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Please add updates or make corrections to the NumisWiki text version as appropriate.
Britannicus Caesar. Tiberius Claudius Germanicus, afterwards called Britannicus, was born AD 42. By the influence of Agrippina Junior, the second wife of Claudius, he was deprived of his heriditary right to succeed that emperor, and Nero was adopted in his stead, AD 50. About five years afterwards, when he had scarcely reached his 14th year, this ill-fated prince was poisoned by Nero, partly out of envy of his fine voice, but more from fear that the youth should snatch the empire from him.

There are neither gold nor silver coins of Brittannicus. Brass, even of Greek colonies, are extremely rare. Eckhel ascribes to him as genuine, a large brass in the cabinet at Vienna, having on the obverse the bare head of Britannicus, with the legend of TI CLAUDIVS CAESAR AVG F BRITANNICVS. On the reverse S C, Mars walking. (D. N. V. T vii p 155). Mionnet pronounces it unique.

Captain Smyth says: "The only large brass of Britannicus which I know of is that with reverse of Mars, in the imperial cabinet of Vienna, which was purchased at Rome, in 1773, and it has been pronounced to be genuine." (p 36)

The learned and accurate author of Lecons de Numismatique Romaine, after alluding to the extreme rarity even of colonial coins of Britannicus, expresses himself as follows (p 95): "There has been cited but one medal of Roman die, or rather struck at Rome, bearing the name and effigy of this prince. It is of large brass, and now in the collection of the Abbe Canova, brother of the celebrated sculptor. -- But (adds this writer), although referred to as a true antique by several authors, we, who have seen and examined it; we who rest, in the first place, on the opinion of Eckhel, and in the second place, that of the well-informed P. Caronni; believe it to be very suspicious. It is of a larger module, and it is thicker than large brass of the ordinary size. Its reverse presents the god Mars, an unusual type for a young prince invested with only the title of Caesar."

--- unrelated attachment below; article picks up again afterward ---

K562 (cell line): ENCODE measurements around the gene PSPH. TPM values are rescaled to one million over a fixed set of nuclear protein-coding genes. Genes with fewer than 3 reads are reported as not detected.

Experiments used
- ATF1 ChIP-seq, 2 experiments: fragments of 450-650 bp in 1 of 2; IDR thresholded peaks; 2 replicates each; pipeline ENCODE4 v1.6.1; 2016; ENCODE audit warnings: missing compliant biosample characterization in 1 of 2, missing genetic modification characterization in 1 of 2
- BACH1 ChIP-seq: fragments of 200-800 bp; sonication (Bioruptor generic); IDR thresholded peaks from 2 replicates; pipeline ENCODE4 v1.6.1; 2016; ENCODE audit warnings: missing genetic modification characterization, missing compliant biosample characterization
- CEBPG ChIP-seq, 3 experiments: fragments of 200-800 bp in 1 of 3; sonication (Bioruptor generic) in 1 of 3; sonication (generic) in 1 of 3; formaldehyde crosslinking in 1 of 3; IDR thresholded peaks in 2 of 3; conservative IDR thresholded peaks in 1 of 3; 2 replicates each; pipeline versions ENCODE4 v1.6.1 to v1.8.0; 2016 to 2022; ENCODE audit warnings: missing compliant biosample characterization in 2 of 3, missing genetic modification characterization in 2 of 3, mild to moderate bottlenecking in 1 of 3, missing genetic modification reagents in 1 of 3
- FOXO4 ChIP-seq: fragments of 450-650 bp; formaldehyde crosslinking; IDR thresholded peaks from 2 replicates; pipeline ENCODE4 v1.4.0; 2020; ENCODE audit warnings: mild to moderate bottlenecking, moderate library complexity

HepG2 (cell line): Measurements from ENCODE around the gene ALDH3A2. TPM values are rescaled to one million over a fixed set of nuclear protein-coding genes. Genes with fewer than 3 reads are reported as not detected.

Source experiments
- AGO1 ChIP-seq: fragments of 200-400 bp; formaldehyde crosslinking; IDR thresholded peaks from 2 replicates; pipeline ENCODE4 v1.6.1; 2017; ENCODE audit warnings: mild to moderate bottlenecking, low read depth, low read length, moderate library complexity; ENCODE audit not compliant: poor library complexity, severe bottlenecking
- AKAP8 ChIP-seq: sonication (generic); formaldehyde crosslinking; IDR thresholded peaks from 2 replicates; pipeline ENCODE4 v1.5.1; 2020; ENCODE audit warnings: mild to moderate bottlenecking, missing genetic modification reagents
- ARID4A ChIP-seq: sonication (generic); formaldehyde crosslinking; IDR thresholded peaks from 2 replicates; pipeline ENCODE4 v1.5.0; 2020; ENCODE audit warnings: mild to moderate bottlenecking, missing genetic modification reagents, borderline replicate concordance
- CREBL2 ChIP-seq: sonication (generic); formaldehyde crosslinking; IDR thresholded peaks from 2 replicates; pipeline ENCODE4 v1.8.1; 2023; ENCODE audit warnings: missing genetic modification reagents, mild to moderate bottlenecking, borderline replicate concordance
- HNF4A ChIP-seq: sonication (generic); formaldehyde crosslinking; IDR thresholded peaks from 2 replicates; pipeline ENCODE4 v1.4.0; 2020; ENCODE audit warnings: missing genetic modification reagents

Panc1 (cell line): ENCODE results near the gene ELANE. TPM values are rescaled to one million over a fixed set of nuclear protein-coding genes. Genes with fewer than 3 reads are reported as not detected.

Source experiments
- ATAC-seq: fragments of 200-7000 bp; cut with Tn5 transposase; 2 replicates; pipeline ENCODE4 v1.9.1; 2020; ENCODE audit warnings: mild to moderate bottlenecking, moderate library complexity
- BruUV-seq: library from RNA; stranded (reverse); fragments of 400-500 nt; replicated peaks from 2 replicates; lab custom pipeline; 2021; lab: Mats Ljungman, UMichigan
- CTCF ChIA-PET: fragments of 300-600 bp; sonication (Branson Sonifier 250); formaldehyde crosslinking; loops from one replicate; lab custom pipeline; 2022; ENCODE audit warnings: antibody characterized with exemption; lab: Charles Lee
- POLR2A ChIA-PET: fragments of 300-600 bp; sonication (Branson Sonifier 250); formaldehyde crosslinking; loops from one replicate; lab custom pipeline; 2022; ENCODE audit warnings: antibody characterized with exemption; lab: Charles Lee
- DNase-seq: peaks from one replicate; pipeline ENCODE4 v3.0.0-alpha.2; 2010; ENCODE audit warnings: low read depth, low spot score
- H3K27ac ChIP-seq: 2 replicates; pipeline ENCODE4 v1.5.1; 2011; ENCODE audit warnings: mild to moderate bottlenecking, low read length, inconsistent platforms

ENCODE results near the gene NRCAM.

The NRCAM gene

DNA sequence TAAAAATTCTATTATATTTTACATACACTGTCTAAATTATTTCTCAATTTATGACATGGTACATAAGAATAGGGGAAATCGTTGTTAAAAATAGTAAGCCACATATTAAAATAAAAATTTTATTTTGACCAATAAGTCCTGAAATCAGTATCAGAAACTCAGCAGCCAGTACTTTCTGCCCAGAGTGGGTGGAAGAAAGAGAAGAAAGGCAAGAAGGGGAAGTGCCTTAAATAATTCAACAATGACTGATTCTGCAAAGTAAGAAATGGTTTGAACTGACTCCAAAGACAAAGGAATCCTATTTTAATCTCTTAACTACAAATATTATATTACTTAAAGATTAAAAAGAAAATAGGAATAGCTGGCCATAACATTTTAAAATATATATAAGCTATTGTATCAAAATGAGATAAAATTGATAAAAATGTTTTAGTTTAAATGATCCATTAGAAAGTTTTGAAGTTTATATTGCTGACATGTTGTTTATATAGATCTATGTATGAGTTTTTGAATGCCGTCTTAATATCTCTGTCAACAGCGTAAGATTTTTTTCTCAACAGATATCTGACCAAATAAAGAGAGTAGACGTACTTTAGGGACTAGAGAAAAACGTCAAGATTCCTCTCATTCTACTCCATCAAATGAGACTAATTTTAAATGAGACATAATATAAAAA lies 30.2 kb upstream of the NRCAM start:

A second brass specimen was admitted into a collection bt Morel, but Eckhel thinks is must be false.

Mionnet and Ackerman both quote the following small brass, colonial, with Latin legends:
Obverse: BRITANNICVS, bare infant head of Britannicus.
Reverse: Legend effaced (within a garland).
Obverse: BRITANNICUS AVGV, bare head.
Reverse: TI CLAVD TR POT P P, from Sestini.

The coins on which Britannicus is called Augustus are colonial; and to the ignorance of the moneyer, rather than to any particular motive, is to be attributed the above use of a title which was never conferred upon that prince. Mionnet.

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